The public’s guide to the Colorado state budgeting process, and how to get involved

The Colorado state budgeting process may be long and complicated, but for good reason: It dictates how much of the billions of dollars go to things like education, health care, human services, transportation, prisons and other areas that affect residents’ lives.

This year, budget writers also must take into account the economic impacts of COVID-19 and requests for more state aid for pandemic-addled businesses as well as requests to restore cuts from last year and increase reserves.

Although the 2021 legislative session is in recess through Feb. 16, lawmakers are still holding meetings of the powerful Joint Budget Committee with the goal of getting a final budget for the 2021-22 fiscal year on Gov. Jared Polis’ desk by April or May. But a lot has to happen before then, and that’s where Coloradans come in.

The public will have the opportunity to provide input on the spending plan that covers the upcoming fiscal year at 1:30 p.m. Wednesday, either remotely or with written testimony at the General Assembly’s website. The hearing will also be livestreamed online.

It’s been only two years since budget committee members started taking public testimony at this point in the process, and it usually elicits suggestions on a wide range of state services and programs as well as economic development plans.

The committee’s vice chairwoman, Dillon Democratic Rep. Julie McCluskie, said lawmakers are committed to a transparent budget process that includes voices from all over the state, especially since the pandemic is affecting rural areas differently than urban areas.

“We are looking at a tough couple of years ahead for the state,” McCluskie said. “We are in the middle of an economic crisis as we try to figure how do we stimulate our economy to get us back on track.”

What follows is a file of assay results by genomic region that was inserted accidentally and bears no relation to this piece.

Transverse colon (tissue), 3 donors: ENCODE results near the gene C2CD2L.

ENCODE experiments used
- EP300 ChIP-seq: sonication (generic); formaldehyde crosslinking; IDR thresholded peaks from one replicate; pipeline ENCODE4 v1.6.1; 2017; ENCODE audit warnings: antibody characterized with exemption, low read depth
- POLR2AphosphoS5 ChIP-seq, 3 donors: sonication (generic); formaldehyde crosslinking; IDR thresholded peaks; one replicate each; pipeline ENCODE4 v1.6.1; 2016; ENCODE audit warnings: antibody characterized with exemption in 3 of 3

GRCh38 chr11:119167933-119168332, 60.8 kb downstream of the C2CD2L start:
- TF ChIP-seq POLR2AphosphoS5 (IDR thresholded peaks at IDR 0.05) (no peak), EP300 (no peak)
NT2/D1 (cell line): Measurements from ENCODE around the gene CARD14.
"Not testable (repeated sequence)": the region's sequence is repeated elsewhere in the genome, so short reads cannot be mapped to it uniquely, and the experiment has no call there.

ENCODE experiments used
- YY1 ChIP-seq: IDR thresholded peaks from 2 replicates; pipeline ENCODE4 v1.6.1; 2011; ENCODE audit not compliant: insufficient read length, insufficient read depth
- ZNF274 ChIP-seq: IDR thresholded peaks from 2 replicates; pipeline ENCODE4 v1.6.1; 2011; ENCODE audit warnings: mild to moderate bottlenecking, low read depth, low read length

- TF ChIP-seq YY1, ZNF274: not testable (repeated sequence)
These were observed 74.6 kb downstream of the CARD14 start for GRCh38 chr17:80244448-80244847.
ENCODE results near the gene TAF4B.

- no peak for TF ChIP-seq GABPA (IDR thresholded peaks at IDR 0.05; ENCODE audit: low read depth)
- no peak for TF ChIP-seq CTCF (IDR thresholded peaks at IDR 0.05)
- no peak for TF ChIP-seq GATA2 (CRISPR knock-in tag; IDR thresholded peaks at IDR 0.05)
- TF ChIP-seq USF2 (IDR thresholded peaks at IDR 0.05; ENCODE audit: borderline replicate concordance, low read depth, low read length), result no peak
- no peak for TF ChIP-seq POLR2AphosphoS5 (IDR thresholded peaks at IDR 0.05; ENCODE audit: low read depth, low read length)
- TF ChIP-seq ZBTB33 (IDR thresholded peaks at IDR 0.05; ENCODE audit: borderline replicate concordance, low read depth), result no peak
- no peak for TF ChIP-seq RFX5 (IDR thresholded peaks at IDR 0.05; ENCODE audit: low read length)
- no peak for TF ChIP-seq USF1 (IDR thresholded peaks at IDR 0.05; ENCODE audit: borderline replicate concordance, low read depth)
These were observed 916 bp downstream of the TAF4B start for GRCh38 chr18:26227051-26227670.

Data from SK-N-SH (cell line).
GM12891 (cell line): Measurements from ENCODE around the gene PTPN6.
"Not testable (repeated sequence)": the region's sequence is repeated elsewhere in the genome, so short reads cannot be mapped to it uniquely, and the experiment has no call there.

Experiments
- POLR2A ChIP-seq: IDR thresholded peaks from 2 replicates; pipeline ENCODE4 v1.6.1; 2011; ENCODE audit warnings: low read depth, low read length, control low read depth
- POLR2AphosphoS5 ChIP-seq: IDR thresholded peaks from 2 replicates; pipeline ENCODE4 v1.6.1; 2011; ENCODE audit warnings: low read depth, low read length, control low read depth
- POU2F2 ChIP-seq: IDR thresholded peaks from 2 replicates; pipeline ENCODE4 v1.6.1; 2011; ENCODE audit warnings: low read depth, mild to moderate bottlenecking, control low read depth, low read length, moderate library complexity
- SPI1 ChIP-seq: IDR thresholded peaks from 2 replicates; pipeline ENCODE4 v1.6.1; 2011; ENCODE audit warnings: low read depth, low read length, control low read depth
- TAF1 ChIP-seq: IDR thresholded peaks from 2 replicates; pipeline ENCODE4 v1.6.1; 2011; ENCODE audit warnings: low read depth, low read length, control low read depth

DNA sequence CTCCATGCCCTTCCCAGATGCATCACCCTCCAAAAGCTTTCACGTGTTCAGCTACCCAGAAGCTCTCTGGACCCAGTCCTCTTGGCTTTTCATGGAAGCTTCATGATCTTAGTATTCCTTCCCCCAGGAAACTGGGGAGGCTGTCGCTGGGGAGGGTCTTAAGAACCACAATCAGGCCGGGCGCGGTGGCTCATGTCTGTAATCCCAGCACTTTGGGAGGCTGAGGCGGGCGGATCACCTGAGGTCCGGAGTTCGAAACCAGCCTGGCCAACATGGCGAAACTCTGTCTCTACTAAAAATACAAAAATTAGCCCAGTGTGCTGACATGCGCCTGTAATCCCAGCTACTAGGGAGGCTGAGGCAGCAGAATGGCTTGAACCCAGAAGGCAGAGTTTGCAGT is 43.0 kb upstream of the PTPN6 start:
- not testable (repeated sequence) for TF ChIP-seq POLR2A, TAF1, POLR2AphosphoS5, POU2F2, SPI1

The budgeting process, explained

The state’s General Fund makes up more than $13 billion of the overall budget for the upcoming fiscal year — and that’s what lawmakers have direct authority over. Other parts of the budget are comprised of federal dollars, cash funds — mostly from fees, required by law to be spent in specific areas — and funds transferred between departments.

But lawmakers aren’t starting from scratch: They have past budgets to look at, as well as Polis’ $35.3 billion budget request.

Each state agency also speaks with the Joint Budget Committee, and in January, agencies can submit requests for mid-year adjustments and amendments. The attorney general, treasurer and secretary of state also submit budget requests for the next fiscal year.

From now until early March, the committee considers recommendations for the budget, and then takes into account the quarterly March revenue forecast (scheduled this year for March 19), because lawmakers have to pass a balanced budget.

The legislative budget plan, known as the “Long Bill,” is introduced and goes before both chambers in the legislature. After it’s approved, lawmakers send it to the governor’s office, usually with plenty of time to spare in case of any potential vetoes so that lawmakers can make changes before adjourning.

Of course, the timelines are subject to change due to the pandemic. To see the tentative schedule for the budgeting process this year, click here. For more on the budget requests, click here.

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